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This piece was first published in the OECD's Development Co-operation Report 2021: Shaping a Just Digital Transformation
All human beings deserve a chance to fulfil their potential. However, in today’s world, opportunity is not evenly distributed. Barriers include limited or lacking access to essential elements of a good life, such as healthcare, education, nutrition, energy, communication, mobility, financial services and gainful employment. Current economic realities combined with the adverse effects of climate change threaten to accelerate and codify this state of inequity.
The use of data analytics and artificial intelligence (AI) technologies can help overcome some of these barriers and re-balance opportunity. Superfluid Labs focus on empowering hundreds of small businesses and millions of individuals across Africa with technology. The goal is to unlock new economic opportunities where there were none and expand existing avenues where they are limited. Business efficiency through better data insights yields many dividends for small businesses, such as the millions of informal merchants who employ most of Africa’s increasingly youthful workforce. For example, informal merchants in Nigeria and Kenya can now better predict consumer demand for their goods and easily place orders for new stock via basic mobile devices. Additionally, by digitising their sales transactions for the first time, many of these businesses can access loans from local lenders through the alternative credit scores Superfluid Labs generate using artificial intelligence. The result is enhanced business viability and expanded employment capacity, which in turn attract more risk capital for new business formation.
It is true that increased digitisation of services, accelerated by COVID-19, means that individuals leave ever-larger digital footprints, raising concerns around data privacy and the harms that can come with technology, such as mis- and disinformation. But digital footprints can be useful signals that help access new products and services, using blockchain and other decentralised technologies to harness the potential of AI without sacrificing security. For example, AI can use credit scores to determine who should be eligible for a personal loan. AI-based systems are also used to provide smallholder farmers with better insurance. By capturing and sharing the precise co-ordinates of their farm sites using GPS-enabled mobile devices, farmers now enjoy weather-related risk insurance that can also trigger automatic pay-outs via mobile money wallets.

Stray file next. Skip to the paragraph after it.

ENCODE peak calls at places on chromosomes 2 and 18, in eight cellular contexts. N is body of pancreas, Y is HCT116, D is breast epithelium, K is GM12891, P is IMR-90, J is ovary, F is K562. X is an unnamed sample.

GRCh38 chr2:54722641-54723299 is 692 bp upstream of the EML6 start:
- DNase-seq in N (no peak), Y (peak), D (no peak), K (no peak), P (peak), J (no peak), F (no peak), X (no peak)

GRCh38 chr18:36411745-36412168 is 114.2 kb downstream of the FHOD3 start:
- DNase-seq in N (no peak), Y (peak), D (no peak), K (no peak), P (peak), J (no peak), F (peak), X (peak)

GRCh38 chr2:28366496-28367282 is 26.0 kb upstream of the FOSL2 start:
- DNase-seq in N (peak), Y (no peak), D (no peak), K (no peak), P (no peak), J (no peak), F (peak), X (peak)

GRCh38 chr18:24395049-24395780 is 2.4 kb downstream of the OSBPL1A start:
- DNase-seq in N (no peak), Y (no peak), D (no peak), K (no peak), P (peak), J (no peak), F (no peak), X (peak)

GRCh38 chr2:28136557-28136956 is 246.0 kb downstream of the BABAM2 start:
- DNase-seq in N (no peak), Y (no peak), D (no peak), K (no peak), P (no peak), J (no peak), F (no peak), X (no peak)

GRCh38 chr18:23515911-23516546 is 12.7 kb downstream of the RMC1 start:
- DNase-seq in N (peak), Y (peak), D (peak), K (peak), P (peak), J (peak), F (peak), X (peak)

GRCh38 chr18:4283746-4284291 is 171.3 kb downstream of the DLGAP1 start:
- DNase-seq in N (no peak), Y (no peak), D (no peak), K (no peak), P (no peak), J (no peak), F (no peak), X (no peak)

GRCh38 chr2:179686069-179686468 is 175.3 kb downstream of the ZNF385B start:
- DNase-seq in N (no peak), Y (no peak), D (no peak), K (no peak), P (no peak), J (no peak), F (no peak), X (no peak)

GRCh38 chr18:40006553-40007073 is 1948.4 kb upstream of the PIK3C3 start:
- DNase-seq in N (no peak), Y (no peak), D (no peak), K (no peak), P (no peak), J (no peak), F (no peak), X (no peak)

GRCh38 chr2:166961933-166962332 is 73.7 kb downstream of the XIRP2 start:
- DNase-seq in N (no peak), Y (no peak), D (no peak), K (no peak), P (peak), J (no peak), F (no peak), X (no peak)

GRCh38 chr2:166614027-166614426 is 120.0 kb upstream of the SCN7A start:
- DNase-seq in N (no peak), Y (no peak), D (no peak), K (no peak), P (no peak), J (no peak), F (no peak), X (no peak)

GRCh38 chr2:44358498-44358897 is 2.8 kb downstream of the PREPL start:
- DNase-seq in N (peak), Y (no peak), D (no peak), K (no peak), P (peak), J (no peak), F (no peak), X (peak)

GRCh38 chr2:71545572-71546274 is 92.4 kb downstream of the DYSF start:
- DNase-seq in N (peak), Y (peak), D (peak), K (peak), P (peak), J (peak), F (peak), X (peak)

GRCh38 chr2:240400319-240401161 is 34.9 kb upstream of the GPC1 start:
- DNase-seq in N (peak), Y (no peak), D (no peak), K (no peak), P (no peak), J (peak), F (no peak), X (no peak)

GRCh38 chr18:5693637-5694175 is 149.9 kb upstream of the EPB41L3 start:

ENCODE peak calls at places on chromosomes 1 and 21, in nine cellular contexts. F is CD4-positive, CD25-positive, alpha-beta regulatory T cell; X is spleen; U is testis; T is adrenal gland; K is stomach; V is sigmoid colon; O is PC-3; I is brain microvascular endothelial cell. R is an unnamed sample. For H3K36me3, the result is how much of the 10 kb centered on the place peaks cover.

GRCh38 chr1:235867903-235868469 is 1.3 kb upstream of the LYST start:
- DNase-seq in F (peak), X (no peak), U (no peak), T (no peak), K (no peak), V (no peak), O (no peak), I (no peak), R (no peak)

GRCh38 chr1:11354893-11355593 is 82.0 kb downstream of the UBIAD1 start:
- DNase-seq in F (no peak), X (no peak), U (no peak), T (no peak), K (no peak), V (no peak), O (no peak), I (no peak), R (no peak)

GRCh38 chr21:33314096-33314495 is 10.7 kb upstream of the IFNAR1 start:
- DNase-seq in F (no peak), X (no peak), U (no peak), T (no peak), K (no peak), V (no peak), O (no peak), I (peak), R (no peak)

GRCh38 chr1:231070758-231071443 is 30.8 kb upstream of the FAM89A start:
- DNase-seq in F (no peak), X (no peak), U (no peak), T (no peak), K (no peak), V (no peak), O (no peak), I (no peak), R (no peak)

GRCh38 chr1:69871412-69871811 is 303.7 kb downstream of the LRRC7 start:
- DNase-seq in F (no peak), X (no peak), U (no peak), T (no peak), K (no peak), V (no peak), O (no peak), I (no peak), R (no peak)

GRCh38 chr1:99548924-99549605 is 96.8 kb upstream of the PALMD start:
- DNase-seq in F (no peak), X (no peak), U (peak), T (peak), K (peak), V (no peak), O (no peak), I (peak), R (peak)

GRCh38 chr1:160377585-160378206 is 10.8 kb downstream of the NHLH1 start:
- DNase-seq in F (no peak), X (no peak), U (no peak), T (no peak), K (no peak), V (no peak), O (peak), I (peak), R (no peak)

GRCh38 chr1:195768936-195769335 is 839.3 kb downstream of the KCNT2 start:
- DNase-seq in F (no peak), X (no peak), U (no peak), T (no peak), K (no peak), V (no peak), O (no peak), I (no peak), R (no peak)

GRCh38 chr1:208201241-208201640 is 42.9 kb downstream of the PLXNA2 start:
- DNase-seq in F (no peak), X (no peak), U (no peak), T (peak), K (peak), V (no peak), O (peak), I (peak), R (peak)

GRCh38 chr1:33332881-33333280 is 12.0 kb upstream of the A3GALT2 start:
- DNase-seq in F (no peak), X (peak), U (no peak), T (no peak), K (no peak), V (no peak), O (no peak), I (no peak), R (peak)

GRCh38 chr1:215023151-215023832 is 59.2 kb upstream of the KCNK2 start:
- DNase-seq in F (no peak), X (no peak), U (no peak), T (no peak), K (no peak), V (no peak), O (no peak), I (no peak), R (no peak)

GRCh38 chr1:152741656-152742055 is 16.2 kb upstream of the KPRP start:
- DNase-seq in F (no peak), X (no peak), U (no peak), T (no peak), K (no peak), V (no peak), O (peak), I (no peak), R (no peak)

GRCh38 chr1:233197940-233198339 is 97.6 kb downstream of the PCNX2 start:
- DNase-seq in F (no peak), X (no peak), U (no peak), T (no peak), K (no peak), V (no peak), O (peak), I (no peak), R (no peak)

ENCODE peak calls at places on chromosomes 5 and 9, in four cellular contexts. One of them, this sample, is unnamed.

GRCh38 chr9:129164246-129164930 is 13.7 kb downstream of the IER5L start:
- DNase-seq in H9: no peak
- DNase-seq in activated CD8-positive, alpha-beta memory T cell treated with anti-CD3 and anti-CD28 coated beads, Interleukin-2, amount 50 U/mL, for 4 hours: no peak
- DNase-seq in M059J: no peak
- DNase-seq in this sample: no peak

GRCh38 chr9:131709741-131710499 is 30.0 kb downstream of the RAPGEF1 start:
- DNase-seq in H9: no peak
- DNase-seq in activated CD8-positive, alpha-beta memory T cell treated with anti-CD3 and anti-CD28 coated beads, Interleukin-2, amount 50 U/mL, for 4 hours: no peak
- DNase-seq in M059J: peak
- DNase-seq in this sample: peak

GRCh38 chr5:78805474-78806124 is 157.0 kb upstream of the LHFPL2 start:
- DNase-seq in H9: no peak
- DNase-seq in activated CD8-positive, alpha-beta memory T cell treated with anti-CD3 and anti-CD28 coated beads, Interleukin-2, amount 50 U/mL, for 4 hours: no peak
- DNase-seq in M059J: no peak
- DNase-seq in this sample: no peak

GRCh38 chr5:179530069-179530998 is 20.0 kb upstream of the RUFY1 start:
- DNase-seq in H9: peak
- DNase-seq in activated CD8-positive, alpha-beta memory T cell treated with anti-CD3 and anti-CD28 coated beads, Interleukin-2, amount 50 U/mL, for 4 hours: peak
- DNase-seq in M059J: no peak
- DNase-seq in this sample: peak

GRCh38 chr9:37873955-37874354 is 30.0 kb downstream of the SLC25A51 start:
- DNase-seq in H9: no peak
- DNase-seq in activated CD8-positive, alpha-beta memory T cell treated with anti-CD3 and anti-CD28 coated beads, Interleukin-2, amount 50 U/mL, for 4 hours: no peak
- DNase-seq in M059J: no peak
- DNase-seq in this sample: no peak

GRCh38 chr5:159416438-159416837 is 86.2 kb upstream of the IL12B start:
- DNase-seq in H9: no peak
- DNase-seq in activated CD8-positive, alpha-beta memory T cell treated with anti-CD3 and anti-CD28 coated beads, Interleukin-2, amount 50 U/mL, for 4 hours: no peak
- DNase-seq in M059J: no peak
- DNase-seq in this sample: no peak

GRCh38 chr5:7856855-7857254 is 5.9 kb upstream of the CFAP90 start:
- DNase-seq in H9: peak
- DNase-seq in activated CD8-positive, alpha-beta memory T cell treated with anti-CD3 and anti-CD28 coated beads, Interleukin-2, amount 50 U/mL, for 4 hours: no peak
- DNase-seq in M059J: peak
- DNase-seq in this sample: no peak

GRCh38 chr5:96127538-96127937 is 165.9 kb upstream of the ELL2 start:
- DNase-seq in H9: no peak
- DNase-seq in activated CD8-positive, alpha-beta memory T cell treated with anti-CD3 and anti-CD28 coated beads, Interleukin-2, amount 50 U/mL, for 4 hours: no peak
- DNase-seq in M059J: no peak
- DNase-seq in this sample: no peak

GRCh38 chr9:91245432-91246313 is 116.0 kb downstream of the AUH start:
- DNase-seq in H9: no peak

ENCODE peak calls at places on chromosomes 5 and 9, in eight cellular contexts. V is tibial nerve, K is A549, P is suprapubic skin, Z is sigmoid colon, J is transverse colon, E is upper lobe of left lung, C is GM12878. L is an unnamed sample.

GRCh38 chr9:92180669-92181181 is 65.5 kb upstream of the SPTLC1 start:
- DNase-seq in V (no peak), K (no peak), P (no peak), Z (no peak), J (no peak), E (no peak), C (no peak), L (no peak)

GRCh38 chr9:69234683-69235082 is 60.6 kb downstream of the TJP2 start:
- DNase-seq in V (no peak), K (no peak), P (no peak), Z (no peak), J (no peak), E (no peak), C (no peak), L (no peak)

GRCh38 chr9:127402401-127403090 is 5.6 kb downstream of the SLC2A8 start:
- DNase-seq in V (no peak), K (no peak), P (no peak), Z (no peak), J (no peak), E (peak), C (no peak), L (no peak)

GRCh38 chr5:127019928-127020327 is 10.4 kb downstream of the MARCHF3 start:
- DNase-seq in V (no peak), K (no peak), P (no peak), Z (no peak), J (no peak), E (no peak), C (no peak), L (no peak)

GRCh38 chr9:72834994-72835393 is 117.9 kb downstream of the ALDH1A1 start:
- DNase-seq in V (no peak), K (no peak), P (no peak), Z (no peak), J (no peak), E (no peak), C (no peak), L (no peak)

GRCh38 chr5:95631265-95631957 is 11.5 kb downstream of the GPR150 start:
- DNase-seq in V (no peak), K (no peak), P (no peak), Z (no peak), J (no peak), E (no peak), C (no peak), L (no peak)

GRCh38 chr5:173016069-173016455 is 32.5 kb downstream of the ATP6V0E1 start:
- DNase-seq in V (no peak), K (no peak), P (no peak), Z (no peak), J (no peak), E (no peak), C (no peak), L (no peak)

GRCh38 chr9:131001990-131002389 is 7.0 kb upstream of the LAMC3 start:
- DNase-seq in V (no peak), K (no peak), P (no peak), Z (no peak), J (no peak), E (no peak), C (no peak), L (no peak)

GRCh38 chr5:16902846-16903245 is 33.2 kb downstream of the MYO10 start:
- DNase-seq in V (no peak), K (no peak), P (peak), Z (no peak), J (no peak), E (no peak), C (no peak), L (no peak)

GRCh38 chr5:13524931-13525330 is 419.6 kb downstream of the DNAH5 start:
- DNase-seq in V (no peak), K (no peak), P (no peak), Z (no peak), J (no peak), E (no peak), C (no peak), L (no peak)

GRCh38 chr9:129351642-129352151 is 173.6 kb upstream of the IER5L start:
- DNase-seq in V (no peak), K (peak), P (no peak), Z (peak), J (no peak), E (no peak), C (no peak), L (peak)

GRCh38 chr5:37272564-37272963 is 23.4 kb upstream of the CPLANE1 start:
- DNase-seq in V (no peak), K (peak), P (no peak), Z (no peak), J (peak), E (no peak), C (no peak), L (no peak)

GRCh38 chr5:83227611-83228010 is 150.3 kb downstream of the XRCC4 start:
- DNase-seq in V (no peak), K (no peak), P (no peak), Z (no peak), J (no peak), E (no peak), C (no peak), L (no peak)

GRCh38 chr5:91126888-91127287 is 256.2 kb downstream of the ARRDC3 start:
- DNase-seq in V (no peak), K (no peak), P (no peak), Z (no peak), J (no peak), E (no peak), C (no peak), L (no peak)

Policies that promote, improve and multiply the positive aspects of AI are needed just as much as regulations around consumer data protection, consent and privacy. Development actors and governments have important roles in mobilising the potential of AI by creating enabling policy environments and expanding AI skills training.
Read more: The promises, pitfalls and potential of global technology governance by Nanjira Sambuli, Fellow, Carnegie Endowment for International Peace
Access to computing devices is essential to capture relevant data as input for AI models and to access new services enabled by AI. But many in low- and middle-income countries cannot afford a smartphone to participate in the digital economy even as the world becomes decentralised and remote-first, with COVID-19 accelerating the transition of businesses to digital delivery models. To avoid a worsening of the digital divide, development partners must give greater explicit support to private-sector initiatives that provide access to affordable smartphones via innovative financing models. Google, Facebook and Starlink have undertaken many promising initiatives across East and West Africa. Governments too should embrace connectivity-for-all as a worthwhile goal because computing and connectivity are the first step towards harnessing the power of AI.
Development partners and governments can play an important role in catalysing economic opportunities and shared prosperity. Introducing data and AI content early in the educational curriculum will improve the readiness of graduates to join and improve the fourth industrial revolution and address the AI talent shortage – a major barrier to the growth of data-first companies. The existing workforce needs support for training and reskilling initiatives around data, analytics and AI to ensure that new job opportunities are being created as fast as automation is redefining many traditional job roles. Such training is especially important to maintain adequate productivity for healthy economic growth and curb the risk that digital transformation might lead to massive unemployment or job displacement.
Funding and support for early-stage AI businesses will go a long way to help the ecosystem flourish while delivering direct societal impact.
Also, funding and support for early-stage AI businesses will go a long way to help the ecosystem flourish while delivering direct societal impact. Support could take the form of direct investments, access to expertise or local computing infrastructure such as data centres, and commercial contracts for businesses to pilot solutions to pressing international and domestic development challenges.
It is time to view artificial intelligence and data as the electricity of this century – a potentially revolutionary and overwhelmingly net positive. For this reason, we must act cautiously but also with hope, optimism, decisiveness and urgency. Let's build a world where everyone can rise to their full potential.
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